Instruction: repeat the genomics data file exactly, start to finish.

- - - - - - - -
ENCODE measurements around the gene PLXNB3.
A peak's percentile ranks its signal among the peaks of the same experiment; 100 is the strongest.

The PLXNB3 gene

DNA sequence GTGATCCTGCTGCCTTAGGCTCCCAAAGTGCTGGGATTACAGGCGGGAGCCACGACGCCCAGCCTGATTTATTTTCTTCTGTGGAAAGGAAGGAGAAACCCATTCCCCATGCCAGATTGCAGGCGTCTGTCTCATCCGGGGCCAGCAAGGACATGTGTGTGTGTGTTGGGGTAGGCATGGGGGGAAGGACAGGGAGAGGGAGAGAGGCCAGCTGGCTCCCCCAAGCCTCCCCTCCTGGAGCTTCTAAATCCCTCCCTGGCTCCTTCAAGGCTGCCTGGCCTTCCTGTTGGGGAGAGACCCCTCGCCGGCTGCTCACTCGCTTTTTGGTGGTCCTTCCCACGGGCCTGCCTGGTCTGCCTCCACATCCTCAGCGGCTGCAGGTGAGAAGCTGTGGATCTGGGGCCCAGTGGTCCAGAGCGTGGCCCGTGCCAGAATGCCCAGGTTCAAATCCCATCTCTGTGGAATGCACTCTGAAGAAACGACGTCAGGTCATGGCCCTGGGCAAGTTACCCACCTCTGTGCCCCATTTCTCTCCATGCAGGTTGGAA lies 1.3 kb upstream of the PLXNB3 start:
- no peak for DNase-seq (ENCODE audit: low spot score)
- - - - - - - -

ENCODE measurements around the gene PLXNB3.
A peak's percentile ranks its signal among the peaks of the same experiment; 100 is the strongest.

The PLXNB3 gene

DNA sequence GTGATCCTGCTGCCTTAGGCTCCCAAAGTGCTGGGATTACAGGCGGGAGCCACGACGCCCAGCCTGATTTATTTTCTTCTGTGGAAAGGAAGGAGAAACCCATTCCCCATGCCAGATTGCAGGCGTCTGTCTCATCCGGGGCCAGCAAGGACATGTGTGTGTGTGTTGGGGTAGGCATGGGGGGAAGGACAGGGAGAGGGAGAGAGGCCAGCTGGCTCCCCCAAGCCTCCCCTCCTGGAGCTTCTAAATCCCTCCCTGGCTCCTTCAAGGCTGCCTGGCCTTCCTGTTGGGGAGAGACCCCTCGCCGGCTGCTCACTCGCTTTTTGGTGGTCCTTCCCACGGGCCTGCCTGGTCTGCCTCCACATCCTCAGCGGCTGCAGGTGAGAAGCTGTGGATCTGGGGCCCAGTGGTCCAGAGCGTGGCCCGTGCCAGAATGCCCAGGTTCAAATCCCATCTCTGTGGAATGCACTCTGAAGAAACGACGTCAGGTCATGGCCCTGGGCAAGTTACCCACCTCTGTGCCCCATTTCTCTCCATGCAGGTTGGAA lies 1.3 kb upstream of the PLXNB3 start:
- no peak for DNase-seq (ENCODE audit: low spot score)